• Seed and very young seedlings are more susceptible to disease attack or adverse environments than any other type of plant.
  • Seeds have their own store of food to support the new plant in its early stages of life; they don't need fertiliser.
  • Some seeds will store easily, while others need very special conditions.


Propagating Cuttings

Cuttings are pieces of plant, commonly a stem with a few leaves (but sometimes other parts), which are prepared and treated in a way that encourages them to grow into a new plant.

The most critical decisions are:

  • What medium (e.g. potting mix) do you plant the cuttings into?
  • How should the cutting be treated as it is forming roots?
  • What environment should be provided after you plant them?

There are many different alternatives to each of these three questions.
Most cuttings are pieces of stem, often with some leaves left at the top of the stem. Some plants can be grown from cuttings of other tissue (e.g. a piece of leaf, or section of root, or even part of a bulb, with no stem at all).

Cuttings are usually planted into a mix of freely draining materials such as sand, peat moss, perlite, rock-wool or vermiculite in a plastic pot or tray. Part of the tissue is usually below the surface of the mix, and some exposed above the surface. There are other alternatives – such as planting directly into beds of soil in the open.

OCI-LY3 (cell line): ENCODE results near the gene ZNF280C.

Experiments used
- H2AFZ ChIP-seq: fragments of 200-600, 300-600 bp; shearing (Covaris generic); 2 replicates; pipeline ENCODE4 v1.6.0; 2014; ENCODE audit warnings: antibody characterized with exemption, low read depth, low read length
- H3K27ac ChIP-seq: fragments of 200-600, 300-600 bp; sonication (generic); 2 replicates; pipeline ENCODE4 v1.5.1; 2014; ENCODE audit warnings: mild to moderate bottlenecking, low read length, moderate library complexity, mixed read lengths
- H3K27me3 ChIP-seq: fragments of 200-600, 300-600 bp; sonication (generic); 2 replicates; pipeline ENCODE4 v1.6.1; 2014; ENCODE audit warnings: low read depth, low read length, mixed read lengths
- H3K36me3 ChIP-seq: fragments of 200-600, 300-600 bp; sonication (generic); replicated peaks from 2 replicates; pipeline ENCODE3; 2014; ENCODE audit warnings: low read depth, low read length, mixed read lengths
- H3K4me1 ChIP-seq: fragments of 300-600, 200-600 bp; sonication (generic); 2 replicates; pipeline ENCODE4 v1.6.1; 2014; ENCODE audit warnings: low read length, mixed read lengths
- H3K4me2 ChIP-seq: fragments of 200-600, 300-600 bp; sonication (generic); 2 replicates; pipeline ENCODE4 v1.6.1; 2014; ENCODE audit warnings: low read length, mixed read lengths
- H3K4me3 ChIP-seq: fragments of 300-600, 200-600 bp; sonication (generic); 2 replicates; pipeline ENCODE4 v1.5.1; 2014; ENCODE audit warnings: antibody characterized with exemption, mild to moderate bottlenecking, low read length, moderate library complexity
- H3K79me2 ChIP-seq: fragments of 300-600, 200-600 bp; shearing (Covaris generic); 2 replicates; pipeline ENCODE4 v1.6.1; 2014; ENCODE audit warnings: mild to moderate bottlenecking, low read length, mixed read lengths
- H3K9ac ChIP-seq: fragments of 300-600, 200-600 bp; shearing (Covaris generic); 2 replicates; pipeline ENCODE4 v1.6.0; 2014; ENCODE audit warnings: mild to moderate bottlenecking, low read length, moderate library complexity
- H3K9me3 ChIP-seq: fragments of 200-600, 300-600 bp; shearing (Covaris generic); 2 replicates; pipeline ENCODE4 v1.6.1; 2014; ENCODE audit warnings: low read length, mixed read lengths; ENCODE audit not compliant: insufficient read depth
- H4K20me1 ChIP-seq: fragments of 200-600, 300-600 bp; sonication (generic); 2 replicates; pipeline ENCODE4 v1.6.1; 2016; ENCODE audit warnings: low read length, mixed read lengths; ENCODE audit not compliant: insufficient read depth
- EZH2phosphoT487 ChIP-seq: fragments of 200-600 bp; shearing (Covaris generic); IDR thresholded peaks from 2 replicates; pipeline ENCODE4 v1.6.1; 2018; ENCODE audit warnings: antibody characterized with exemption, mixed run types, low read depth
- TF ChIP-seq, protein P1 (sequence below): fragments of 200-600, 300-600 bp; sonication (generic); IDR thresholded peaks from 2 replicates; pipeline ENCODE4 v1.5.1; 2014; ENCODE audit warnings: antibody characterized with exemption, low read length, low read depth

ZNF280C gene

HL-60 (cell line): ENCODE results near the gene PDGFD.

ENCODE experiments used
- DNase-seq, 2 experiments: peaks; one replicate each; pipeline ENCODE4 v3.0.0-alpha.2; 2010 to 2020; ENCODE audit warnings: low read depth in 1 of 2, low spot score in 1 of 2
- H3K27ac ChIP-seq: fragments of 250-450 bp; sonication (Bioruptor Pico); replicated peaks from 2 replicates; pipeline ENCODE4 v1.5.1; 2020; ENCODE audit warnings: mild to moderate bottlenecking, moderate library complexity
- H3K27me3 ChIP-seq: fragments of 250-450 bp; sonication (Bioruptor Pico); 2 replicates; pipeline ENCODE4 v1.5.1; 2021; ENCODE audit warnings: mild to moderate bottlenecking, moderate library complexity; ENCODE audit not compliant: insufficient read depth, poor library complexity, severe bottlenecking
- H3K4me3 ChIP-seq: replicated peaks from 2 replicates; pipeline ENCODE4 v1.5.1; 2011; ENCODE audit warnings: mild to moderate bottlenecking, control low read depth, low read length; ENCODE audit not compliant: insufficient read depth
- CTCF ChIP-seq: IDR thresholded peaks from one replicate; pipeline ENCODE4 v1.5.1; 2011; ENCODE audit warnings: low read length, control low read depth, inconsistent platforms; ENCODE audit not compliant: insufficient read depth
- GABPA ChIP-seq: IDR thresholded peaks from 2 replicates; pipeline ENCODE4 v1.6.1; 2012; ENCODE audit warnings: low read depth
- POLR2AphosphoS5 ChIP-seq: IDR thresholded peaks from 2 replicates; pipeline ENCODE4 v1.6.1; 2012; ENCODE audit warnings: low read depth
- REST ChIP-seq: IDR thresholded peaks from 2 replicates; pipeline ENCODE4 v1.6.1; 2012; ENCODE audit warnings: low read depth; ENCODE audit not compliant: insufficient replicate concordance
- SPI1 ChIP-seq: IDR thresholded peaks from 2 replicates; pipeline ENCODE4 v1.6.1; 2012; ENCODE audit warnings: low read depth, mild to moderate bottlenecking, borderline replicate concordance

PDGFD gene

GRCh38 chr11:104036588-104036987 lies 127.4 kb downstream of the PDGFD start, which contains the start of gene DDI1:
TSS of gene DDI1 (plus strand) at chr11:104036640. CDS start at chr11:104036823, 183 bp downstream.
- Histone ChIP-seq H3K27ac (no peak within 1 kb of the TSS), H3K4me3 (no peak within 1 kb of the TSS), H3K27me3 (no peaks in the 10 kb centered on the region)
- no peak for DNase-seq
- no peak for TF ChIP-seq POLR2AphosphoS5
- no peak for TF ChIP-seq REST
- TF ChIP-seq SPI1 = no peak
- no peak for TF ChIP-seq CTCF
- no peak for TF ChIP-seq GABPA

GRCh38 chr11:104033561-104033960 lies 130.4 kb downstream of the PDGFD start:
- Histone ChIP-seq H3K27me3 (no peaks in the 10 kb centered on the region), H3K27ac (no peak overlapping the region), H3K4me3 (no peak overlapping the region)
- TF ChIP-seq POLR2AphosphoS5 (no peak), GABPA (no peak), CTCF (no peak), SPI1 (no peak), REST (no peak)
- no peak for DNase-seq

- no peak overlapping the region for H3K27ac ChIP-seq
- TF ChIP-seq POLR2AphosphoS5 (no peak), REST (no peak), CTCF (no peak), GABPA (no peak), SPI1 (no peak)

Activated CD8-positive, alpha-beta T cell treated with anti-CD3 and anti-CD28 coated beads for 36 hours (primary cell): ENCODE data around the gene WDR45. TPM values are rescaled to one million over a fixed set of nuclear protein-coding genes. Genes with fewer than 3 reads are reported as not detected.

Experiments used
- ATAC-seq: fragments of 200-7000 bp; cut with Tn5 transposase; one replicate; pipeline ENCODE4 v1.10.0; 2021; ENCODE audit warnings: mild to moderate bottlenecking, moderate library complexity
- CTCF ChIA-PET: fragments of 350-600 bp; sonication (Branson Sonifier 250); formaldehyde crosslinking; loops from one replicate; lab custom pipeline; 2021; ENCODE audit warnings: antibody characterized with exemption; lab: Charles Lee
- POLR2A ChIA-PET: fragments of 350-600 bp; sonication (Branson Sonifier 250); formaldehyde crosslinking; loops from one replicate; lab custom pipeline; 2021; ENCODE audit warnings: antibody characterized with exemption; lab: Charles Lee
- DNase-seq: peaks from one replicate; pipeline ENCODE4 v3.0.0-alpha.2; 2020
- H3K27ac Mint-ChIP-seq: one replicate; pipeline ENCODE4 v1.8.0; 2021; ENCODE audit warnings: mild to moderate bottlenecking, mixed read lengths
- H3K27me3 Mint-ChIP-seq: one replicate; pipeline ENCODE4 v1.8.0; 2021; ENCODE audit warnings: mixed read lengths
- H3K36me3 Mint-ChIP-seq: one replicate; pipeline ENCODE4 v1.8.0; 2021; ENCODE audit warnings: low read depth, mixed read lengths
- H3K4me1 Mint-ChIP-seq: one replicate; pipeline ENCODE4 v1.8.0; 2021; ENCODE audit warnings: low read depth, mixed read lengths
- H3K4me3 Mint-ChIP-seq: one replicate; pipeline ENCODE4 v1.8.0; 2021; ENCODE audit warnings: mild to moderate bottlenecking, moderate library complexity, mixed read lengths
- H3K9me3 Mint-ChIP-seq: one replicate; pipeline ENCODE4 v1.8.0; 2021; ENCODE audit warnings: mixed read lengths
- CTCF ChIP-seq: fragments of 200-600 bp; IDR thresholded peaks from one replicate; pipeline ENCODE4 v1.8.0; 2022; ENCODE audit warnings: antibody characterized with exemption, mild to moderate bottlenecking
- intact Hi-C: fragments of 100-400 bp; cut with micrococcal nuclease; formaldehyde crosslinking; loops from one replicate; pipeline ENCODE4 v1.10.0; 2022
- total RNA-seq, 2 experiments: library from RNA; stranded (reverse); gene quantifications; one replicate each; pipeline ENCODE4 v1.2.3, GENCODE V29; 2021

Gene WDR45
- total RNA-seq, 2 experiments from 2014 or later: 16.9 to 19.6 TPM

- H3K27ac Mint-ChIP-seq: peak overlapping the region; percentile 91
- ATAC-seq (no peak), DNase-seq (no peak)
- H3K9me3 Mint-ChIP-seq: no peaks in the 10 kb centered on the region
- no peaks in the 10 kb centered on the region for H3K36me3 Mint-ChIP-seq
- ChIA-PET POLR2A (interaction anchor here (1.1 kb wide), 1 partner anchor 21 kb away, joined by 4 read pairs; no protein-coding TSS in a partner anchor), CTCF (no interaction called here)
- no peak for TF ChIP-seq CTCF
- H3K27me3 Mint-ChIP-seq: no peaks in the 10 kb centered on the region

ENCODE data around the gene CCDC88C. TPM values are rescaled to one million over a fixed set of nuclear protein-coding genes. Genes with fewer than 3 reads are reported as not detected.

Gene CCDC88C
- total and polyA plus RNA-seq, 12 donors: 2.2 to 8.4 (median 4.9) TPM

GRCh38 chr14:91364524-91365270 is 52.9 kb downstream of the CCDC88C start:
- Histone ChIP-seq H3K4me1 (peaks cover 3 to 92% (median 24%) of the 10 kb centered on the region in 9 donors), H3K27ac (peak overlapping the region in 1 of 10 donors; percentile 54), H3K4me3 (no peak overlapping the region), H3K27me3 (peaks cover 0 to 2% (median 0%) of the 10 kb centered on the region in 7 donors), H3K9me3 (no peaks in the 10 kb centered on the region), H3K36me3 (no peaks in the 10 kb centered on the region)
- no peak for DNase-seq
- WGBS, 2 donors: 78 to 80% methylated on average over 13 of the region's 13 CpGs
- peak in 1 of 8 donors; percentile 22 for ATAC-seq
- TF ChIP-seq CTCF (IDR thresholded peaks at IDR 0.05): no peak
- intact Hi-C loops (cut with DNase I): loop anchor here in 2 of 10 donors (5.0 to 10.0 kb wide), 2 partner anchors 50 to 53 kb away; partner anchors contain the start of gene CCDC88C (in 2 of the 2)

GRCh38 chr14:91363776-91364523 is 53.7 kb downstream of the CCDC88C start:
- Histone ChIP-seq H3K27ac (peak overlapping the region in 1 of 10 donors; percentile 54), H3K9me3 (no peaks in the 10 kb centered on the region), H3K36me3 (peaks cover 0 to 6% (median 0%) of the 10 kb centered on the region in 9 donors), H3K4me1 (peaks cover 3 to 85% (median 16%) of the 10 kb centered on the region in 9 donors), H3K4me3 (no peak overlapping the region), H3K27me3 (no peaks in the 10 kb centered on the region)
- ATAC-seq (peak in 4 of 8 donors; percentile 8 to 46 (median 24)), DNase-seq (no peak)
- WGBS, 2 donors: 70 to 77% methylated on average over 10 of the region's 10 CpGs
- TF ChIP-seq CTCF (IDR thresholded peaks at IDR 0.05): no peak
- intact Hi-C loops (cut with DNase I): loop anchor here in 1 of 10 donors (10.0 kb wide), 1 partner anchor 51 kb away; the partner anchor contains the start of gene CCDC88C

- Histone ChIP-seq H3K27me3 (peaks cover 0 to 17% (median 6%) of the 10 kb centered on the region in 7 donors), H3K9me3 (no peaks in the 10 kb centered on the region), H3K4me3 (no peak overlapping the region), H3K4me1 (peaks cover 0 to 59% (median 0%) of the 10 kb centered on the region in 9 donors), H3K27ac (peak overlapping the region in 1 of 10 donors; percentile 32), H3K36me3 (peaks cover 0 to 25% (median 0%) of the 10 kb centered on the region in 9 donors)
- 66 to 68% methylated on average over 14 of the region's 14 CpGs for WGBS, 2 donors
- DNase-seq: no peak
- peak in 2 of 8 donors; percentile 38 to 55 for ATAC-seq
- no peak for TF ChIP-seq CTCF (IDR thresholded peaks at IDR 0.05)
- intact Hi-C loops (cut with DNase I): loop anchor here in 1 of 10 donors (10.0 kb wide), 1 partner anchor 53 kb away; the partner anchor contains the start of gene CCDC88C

Most cuttings need to be kept moist but not excessively wet. Softer tissue is more susceptible to drying out; so needs to be kept in a more humid environment; this can be done by either misting cuttings or putting a plastic or glass cover over them). Some cuttings may need to be shaded. Others may benefit from applications of fertiliser, after the roots have started to form (there is no benefit before the roots form).
Other conditions such as light, temperature and hygiene should be kept appropriate to the requirements of the variety of plant being grown. For most pots of cuttings, the ideal environment is on a clean bench in a greenhouse, where temperature, humidity and hygiene is strictly controlled. For some plants though, cuttings can be struck just as easily in an unheated cold frame or in the open ground, with or without some protection (e.g. a cloche, shade or windbreak). Amateur gardeners often do well placing pots of cuttings on a warm window ledge or an enclosed veranda in their home. The most important requirement is usually to protect the cuttings from excessive heat or cold.

Other things that can be done to enhance development of the cutting will either speed the rate of growth, or improve the percentage of cuttings that succeed. Chemical hormones may be applied to stimulate the formation of either roots, or foliage/shoot growth. Pesticides or disinfectants may be used to prevent diseases or pests. Heating may be used to warm the root zone (i.e. bottom heat), to encourage faster growth of roots; or periodic misting of the foliage to cool the top of the plant, or prevent dehydration of the foliage.